Though fares are predicated on your departure date (not the time period of use), RTW agents caution that on some routes, rates for the mid-December to mid-January hot zone and other holiday periods will probably be higher. Also keep in mind that London and Bangkok — where many global travelers congregate before continuing their routes — are still good places to purchase these RTW fares. In today’s economy, travel companies must keep in mind currency market fluctuations when they quote fares, and base their rates on what local competitors are offering.

Typically, children’s fares are discounted (kids under 12-years typically pay 66%-75% of adult fare; kids under 2-years  who travel as a “lap child” — no guaranteed seat — pay 10% of published rates depending on airline). Many families can realize big savings on long itineraries while other will find that some regional air passes, such as Cathay Pacific’s value “All Asia Pass” don’t offer children’s pricing, because as a spokesperson told us, “These fares are so cheap anyway we can’t possibly discount them more.”

Interested?  Airtreks (800/350-0612) is a good place to start, because visitors who register on their site can use the TripPlanner function to virtually map out a route, including areas that will be traversed overland, and then get an instant price quote. As this is only an estimate, site visitors are asked to submit trip plans they like to an agent, who then gets in touch with them to verify rates and schedules.

Remember that most agencies were founded by, and still employ, past or present global nomads. This staff is available for custom travel advice and itinerary planning help, and sometimes their experience (and the grief it can save you) are worth any difference in fares.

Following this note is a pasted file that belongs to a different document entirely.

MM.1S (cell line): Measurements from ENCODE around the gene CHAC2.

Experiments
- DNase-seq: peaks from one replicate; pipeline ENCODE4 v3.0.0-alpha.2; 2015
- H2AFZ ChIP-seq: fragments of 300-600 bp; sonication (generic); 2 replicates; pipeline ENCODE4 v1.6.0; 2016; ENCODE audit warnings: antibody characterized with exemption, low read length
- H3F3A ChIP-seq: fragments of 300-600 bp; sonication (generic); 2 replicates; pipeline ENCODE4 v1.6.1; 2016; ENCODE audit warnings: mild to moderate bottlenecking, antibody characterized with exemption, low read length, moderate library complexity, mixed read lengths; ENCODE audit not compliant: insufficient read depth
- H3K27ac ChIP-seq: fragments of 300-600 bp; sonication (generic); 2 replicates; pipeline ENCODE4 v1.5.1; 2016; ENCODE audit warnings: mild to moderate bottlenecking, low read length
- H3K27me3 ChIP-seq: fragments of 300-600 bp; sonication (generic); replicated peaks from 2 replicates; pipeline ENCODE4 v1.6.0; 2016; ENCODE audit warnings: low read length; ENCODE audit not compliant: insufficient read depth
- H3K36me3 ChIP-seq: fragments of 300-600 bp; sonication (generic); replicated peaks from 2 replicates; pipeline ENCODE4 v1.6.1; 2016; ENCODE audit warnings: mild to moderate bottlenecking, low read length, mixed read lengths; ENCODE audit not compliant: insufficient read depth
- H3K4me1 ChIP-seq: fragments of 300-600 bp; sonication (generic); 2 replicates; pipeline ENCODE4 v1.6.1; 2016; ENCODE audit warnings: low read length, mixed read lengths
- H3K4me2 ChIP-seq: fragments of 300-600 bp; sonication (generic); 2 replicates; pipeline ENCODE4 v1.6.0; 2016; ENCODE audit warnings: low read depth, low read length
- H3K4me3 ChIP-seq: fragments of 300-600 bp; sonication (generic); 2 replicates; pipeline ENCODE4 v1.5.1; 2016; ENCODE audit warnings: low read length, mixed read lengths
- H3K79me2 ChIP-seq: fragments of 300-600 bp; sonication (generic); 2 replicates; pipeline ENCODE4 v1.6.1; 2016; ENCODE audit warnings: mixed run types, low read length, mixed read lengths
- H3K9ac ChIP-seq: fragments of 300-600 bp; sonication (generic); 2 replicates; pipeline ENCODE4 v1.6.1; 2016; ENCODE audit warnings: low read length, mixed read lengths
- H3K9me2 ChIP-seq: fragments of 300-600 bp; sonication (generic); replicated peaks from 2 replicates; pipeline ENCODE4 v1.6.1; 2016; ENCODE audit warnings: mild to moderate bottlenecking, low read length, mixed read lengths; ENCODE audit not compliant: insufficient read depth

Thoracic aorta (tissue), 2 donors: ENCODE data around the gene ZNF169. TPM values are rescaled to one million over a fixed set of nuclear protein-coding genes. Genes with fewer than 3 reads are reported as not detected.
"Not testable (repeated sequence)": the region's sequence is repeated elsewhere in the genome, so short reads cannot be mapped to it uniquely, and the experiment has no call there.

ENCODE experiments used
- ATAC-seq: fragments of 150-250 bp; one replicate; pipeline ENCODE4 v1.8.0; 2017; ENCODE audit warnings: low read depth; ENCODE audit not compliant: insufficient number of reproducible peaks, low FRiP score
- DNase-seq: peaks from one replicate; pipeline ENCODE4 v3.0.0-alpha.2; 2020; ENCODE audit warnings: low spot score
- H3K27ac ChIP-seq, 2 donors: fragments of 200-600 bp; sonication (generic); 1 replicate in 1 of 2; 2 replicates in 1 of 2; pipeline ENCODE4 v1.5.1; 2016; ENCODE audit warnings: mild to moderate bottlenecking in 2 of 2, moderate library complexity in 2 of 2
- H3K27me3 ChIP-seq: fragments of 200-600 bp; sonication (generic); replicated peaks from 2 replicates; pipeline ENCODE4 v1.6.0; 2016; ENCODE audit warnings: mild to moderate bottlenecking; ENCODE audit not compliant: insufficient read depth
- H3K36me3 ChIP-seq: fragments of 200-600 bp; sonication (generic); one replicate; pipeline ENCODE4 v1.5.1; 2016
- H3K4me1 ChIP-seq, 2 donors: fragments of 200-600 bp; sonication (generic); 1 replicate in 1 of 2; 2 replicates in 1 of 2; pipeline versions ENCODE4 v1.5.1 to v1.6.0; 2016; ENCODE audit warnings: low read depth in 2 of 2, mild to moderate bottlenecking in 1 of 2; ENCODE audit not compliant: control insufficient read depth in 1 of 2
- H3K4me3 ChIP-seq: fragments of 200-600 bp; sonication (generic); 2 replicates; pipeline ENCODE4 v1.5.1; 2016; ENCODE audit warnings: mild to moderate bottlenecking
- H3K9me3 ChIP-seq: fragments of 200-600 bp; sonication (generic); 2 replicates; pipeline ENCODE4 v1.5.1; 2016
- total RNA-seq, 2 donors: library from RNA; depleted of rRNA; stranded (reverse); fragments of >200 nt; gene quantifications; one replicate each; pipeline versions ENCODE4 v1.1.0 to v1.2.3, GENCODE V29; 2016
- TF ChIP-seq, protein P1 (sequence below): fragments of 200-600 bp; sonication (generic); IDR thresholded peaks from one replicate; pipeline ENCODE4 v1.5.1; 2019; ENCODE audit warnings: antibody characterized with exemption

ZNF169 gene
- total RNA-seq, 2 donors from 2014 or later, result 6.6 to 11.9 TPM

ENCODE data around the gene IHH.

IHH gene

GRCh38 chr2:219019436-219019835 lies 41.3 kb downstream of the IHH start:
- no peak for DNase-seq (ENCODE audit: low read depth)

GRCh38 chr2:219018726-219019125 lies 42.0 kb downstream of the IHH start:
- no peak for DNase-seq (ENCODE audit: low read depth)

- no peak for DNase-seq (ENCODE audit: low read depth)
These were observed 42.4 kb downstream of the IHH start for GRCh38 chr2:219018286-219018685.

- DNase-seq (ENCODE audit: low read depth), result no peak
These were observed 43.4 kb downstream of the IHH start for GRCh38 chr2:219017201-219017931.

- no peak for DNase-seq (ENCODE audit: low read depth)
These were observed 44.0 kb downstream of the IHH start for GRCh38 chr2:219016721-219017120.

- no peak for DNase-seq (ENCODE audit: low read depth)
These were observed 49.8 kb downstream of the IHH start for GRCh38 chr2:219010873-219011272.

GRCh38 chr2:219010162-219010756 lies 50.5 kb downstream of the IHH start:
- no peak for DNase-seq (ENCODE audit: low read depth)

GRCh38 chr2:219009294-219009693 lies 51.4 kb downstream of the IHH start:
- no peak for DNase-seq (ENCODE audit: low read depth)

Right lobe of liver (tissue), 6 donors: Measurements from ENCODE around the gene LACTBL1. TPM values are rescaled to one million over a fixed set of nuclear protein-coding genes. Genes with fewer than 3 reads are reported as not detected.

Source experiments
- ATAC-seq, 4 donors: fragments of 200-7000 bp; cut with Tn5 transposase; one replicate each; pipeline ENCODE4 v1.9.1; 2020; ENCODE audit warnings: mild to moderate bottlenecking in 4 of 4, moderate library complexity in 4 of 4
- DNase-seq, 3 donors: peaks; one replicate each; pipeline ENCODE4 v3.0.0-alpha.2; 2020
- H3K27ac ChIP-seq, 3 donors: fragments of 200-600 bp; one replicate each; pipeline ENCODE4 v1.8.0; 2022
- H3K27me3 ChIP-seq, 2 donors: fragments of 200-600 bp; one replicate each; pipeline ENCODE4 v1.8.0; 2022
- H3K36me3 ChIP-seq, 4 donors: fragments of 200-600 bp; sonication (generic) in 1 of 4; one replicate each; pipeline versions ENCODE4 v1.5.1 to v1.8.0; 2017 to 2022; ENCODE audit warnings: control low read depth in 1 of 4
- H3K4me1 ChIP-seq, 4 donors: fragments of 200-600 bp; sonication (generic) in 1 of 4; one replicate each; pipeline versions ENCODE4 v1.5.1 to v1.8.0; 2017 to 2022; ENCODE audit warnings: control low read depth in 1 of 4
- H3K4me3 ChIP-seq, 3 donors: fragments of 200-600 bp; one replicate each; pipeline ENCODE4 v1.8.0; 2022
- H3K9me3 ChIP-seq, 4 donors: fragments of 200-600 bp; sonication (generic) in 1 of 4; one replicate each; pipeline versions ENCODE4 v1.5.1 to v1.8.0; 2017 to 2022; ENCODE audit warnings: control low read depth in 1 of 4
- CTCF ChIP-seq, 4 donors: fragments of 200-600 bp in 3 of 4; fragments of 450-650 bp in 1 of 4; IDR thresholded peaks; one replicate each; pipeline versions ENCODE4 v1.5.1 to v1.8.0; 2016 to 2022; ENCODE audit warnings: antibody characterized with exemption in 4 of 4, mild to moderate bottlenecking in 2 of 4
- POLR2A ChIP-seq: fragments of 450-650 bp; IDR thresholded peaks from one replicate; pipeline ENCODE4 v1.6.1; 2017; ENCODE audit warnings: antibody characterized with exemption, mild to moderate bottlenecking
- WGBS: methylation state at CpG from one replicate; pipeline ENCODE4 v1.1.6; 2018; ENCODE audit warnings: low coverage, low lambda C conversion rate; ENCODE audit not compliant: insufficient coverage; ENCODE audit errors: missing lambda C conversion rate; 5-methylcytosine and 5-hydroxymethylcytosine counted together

Other Resources When RTW Travelers Want to Stay Put

As more and more people travel internationally, they need to be aware of the endless possibilities that await them. Exploring that faraway land is not limited to those packaged tours your travel agent, regardless of how helpful, has arranged.

Another excellent resource for independent travel is the engaging “TAzine.” This online magazine is produced by the editors of Transitions Abroad, which has provided readers with less publicized travel information since 1977. This collection of thousands of resources and programs is for travelers who want to pause and volunteer, learn a skill, study a culture, retire, school their kids, almost anything having to do with why we travel in the first place. The webzine and site highlights key articles, reviews and selects the best guidebooks and planning resources for unique travel opportunities like native art in Bali or cooking in Africa.

In response to readers’ diverse needs in travel planning, there are separate channels for seniors; the disabled; families with children; and socially responsible travel. It also devotes entire sections to studying and living abroad, as well as retirement opportunities. This is a fantastic free resource for the intrepid and wannabe intrepid travelers among us. See for more information or call 413/256-3414.